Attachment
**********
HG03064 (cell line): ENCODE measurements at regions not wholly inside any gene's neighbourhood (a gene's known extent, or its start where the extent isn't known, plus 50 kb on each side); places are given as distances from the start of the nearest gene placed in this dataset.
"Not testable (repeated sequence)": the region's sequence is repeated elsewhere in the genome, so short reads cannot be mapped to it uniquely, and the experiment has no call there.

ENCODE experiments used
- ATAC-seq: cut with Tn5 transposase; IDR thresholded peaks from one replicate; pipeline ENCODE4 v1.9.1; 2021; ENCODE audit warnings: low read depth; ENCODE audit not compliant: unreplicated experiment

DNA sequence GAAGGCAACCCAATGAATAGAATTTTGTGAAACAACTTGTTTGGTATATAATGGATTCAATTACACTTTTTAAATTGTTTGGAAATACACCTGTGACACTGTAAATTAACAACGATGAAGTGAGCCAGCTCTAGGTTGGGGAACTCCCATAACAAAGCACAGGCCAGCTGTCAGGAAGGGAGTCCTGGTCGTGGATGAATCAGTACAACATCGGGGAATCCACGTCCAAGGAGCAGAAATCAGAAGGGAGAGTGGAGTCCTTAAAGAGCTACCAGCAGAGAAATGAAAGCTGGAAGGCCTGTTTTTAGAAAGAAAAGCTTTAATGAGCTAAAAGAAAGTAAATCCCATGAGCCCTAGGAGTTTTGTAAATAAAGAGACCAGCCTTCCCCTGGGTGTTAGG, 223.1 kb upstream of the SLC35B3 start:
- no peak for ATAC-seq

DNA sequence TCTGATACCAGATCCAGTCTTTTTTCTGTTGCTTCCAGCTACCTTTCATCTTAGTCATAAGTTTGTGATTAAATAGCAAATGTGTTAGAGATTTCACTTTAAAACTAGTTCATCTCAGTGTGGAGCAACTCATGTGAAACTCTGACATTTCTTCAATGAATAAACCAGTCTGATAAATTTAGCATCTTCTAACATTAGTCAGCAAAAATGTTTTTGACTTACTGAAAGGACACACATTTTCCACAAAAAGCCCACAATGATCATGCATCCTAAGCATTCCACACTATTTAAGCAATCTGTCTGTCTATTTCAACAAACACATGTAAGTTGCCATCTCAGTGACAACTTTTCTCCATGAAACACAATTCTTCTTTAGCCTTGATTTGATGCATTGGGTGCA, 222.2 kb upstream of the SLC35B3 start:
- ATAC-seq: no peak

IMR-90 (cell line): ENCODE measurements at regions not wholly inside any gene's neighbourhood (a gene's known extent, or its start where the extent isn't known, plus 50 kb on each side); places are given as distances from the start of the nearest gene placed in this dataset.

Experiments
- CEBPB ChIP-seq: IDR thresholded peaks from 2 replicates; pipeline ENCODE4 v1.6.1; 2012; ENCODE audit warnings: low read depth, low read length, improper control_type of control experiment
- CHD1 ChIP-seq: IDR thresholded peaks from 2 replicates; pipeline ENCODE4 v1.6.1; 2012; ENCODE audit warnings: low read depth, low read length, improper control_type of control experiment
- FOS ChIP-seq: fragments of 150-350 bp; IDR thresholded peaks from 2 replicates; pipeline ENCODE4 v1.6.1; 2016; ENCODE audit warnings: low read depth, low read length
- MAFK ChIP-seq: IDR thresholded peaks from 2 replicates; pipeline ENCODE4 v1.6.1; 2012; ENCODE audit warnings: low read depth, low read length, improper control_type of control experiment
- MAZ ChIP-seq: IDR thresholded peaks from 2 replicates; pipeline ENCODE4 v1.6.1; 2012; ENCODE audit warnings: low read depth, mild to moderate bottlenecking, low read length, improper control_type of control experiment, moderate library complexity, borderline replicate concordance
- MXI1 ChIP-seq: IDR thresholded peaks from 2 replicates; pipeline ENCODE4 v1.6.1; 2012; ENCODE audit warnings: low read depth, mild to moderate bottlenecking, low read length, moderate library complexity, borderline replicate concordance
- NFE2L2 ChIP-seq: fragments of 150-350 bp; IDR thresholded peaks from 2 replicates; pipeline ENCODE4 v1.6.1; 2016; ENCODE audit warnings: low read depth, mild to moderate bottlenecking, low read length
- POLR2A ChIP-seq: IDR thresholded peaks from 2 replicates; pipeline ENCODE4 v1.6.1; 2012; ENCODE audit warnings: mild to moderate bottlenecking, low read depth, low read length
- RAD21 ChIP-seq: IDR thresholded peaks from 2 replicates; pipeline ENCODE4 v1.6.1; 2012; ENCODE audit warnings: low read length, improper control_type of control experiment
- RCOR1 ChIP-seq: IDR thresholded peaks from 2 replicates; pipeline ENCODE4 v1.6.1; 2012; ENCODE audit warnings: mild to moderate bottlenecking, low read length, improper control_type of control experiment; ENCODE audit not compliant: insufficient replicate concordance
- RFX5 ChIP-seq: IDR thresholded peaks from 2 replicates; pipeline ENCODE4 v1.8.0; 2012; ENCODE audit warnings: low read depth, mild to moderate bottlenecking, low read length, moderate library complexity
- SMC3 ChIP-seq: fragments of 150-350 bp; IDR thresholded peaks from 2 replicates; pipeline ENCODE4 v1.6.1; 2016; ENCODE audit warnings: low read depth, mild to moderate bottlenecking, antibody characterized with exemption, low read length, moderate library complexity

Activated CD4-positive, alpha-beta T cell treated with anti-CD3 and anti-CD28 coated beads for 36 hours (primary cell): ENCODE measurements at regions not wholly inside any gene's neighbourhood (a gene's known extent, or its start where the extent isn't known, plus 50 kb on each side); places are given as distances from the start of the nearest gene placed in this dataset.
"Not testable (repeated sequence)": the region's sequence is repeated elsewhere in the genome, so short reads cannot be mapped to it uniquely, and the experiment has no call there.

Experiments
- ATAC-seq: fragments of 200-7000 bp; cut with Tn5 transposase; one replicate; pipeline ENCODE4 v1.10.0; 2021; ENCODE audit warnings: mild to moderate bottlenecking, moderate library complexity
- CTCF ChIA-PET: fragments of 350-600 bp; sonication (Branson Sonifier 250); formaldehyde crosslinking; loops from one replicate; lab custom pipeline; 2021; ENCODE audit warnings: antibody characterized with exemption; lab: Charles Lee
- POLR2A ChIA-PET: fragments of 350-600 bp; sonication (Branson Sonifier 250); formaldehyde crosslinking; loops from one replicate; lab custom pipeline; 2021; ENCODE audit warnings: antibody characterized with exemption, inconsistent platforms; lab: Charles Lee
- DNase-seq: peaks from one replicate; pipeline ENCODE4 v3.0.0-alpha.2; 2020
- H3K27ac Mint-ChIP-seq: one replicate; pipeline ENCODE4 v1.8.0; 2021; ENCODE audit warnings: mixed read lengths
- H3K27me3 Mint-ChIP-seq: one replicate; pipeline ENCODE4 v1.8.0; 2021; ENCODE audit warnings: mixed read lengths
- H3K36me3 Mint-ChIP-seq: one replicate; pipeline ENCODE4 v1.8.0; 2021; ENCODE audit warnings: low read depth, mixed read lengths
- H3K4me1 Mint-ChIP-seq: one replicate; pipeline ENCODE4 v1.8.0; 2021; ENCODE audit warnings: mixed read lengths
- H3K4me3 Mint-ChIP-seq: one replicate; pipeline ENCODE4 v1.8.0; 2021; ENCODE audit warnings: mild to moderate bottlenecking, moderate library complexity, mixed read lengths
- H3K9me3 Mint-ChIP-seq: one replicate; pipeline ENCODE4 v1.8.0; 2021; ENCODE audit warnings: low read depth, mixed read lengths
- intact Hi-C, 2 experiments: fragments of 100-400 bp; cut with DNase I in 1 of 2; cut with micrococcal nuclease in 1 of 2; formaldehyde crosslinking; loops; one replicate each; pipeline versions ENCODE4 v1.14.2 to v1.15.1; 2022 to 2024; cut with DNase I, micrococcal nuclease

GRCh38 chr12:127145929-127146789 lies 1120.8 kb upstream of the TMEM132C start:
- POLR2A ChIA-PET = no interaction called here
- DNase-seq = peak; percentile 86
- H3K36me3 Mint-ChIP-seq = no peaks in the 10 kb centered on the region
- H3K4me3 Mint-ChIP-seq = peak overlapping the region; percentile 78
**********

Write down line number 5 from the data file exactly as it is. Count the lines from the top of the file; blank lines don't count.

DNA sequence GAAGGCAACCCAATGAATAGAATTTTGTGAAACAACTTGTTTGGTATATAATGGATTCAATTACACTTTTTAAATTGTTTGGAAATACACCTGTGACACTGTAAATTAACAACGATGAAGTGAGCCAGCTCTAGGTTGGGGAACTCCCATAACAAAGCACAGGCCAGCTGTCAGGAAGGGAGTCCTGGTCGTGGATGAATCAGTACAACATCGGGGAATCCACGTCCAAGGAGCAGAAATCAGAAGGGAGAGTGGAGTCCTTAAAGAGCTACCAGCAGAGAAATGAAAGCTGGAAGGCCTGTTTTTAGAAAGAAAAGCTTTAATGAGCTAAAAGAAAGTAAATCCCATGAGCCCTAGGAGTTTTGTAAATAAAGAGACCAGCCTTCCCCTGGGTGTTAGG, 223.1 kb upstream of the SLC35B3 start: